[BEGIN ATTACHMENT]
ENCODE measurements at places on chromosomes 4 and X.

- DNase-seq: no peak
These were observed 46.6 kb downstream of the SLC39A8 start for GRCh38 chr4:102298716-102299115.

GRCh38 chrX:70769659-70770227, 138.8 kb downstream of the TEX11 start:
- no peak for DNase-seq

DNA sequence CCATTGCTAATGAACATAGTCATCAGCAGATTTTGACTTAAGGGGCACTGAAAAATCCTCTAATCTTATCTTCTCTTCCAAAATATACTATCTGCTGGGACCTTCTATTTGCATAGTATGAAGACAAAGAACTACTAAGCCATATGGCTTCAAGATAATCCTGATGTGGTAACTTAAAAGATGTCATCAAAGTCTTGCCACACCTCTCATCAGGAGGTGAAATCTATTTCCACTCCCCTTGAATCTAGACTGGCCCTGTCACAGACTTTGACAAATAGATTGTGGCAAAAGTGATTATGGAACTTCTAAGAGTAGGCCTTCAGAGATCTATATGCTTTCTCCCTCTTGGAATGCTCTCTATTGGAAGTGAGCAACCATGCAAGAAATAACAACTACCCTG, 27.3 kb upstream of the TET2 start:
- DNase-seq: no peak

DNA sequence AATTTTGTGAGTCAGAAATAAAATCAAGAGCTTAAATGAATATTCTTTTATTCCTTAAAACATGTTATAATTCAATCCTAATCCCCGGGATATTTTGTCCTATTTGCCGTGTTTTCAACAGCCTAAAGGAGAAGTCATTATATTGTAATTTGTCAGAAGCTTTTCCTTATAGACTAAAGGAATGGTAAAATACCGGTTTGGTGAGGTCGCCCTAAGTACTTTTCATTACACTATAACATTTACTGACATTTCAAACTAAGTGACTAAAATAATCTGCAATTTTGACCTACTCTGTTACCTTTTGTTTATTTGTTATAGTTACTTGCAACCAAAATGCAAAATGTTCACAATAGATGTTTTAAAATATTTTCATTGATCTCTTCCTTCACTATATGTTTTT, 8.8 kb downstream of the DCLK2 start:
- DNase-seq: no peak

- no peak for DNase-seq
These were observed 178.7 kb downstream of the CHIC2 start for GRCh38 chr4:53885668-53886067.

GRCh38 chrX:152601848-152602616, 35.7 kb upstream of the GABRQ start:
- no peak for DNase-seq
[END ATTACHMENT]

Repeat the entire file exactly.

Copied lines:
ENCODE measurements at places on chromosomes 4 and X.

- DNase-seq: no peak
These were observed 46.6 kb downstream of the SLC39A8 start for GRCh38 chr4:102298716-102299115.

GRCh38 chrX:70769659-70770227, 138.8 kb downstream of the TEX11 start:
- no peak for DNase-seq

DNA sequence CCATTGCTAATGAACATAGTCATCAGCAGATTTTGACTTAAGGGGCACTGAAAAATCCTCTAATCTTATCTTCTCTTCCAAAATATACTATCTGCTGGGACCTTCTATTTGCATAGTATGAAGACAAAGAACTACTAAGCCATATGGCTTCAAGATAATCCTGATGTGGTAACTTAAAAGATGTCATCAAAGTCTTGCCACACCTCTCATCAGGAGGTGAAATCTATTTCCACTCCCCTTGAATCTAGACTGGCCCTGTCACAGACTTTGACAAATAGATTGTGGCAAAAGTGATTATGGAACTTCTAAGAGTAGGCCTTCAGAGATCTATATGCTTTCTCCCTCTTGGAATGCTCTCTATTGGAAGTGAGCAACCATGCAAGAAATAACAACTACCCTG, 27.3 kb upstream of the TET2 start:
- DNase-seq: no peak

DNA sequence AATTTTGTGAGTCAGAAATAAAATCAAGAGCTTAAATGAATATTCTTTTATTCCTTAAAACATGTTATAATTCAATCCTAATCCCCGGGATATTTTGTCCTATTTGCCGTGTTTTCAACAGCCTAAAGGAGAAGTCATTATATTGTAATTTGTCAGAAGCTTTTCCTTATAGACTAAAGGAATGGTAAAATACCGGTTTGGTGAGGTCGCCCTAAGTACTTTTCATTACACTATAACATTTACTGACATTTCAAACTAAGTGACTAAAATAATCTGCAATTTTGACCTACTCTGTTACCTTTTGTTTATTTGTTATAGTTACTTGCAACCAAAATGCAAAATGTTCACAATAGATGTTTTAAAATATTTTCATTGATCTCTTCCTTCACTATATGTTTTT, 8.8 kb downstream of the DCLK2 start:
- DNase-seq: no peak

- no peak for DNase-seq
These were observed 178.7 kb downstream of the CHIC2 start for GRCh38 chr4:53885668-53886067.

GRCh38 chrX:152601848-152602616, 35.7 kb upstream of the GABRQ start:
- no peak for DNase-seq